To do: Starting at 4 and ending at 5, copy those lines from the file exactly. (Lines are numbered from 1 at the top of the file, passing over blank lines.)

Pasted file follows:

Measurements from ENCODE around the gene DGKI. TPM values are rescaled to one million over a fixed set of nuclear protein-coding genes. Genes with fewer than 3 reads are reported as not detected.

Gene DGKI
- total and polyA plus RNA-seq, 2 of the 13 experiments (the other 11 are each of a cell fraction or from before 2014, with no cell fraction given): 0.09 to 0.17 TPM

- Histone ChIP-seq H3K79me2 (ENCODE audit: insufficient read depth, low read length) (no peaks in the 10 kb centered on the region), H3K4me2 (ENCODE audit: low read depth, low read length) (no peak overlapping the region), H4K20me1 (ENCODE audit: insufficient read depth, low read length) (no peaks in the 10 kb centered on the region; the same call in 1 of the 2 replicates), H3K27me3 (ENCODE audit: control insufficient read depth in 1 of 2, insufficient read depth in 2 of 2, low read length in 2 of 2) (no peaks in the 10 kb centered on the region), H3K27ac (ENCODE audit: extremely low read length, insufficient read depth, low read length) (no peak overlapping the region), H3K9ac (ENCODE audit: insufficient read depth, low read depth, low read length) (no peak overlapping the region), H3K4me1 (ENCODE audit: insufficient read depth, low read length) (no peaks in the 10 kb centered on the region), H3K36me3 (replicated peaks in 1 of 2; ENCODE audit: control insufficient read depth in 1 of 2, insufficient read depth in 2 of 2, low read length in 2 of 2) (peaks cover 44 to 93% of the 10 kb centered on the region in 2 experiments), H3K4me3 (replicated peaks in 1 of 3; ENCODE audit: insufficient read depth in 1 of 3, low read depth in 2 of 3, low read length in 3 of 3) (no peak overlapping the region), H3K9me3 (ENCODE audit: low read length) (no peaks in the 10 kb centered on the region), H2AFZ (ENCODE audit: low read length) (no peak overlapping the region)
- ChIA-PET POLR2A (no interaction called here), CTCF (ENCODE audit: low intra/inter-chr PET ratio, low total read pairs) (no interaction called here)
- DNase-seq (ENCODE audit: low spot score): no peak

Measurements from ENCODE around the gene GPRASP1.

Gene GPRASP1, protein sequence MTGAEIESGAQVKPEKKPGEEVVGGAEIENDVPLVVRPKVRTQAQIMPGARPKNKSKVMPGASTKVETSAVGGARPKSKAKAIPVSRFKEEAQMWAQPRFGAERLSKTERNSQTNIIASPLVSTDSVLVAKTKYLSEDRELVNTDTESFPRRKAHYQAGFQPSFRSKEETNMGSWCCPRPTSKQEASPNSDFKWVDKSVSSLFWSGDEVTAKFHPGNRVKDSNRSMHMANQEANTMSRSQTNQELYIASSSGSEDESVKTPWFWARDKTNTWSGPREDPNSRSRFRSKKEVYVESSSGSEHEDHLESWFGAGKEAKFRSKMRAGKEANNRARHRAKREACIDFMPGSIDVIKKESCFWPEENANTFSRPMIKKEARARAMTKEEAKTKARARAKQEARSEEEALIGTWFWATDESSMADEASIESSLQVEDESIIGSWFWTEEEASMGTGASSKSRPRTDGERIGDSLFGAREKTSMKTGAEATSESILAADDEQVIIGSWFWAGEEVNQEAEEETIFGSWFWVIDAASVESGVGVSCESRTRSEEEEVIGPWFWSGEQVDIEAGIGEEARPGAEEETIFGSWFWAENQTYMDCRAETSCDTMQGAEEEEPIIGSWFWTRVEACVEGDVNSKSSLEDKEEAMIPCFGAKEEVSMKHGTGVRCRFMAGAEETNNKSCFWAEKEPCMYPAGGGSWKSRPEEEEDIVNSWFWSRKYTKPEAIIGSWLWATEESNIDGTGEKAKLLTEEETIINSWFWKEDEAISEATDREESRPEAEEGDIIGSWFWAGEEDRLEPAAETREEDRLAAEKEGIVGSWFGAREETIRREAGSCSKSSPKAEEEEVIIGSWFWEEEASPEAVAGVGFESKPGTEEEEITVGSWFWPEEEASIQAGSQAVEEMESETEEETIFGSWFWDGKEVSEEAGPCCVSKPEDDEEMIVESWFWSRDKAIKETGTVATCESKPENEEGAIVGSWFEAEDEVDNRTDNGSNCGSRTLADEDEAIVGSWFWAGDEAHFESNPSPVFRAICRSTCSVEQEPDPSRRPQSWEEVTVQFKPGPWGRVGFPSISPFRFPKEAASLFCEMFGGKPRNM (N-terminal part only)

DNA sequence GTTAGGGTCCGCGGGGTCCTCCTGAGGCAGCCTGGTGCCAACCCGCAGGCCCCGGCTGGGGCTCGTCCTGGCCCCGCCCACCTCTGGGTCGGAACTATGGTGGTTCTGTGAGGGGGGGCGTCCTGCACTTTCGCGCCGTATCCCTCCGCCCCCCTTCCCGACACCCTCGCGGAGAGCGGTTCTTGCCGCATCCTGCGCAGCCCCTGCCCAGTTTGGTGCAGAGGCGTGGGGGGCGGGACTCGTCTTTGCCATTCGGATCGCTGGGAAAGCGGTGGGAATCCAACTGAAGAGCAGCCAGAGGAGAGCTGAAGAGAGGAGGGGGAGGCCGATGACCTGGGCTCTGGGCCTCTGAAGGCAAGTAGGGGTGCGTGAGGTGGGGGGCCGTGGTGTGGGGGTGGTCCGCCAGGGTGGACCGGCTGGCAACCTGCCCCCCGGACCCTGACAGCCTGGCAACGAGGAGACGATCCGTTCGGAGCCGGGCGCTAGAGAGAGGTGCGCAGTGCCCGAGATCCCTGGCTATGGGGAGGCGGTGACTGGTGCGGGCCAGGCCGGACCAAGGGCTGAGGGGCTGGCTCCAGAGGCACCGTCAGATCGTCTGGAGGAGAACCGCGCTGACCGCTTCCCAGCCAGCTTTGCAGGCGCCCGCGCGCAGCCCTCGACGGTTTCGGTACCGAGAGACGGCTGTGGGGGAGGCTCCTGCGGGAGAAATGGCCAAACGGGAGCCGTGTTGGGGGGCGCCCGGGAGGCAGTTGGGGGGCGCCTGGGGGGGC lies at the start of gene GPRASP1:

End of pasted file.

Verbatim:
- Histone ChIP-seq H3K79me2 (ENCODE audit: insufficient read depth, low read length) (no peaks in the 10 kb centered on the region), H3K4me2 (ENCODE audit: low read depth, low read length) (no peak overlapping the region), H4K20me1 (ENCODE audit: insufficient read depth, low read length) (no peaks in the 10 kb centered on the region; the same call in 1 of the 2 replicates), H3K27me3 (ENCODE audit: control insufficient read depth in 1 of 2, insufficient read depth in 2 of 2, low read length in 2 of 2) (no peaks in the 10 kb centered on the region), H3K27ac (ENCODE audit: extremely low read length, insufficient read depth, low read length) (no peak overlapping the region), H3K9ac (ENCODE audit: insufficient read depth, low read depth, low read length) (no peak overlapping the region), H3K4me1 (ENCODE audit: insufficient read depth, low read length) (no peaks in the 10 kb centered on the region), H3K36me3 (replicated peaks in 1 of 2; ENCODE audit: control insufficient read depth in 1 of 2, insufficient read depth in 2 of 2, low read length in 2 of 2) (peaks cover 44 to 93% of the 10 kb centered on the region in 2 experiments), H3K4me3 (replicated peaks in 1 of 3; ENCODE audit: insufficient read depth in 1 of 3, low read depth in 2 of 3, low read length in 3 of 3) (no peak overlapping the region), H3K9me3 (ENCODE audit: low read length) (no peaks in the 10 kb centered on the region), H2AFZ (ENCODE audit: low read length) (no peak overlapping the region)
- ChIA-PET POLR2A (no interaction called here), CTCF (ENCODE audit: low intra/inter-chr PET ratio, low total read pairs) (no interaction called here)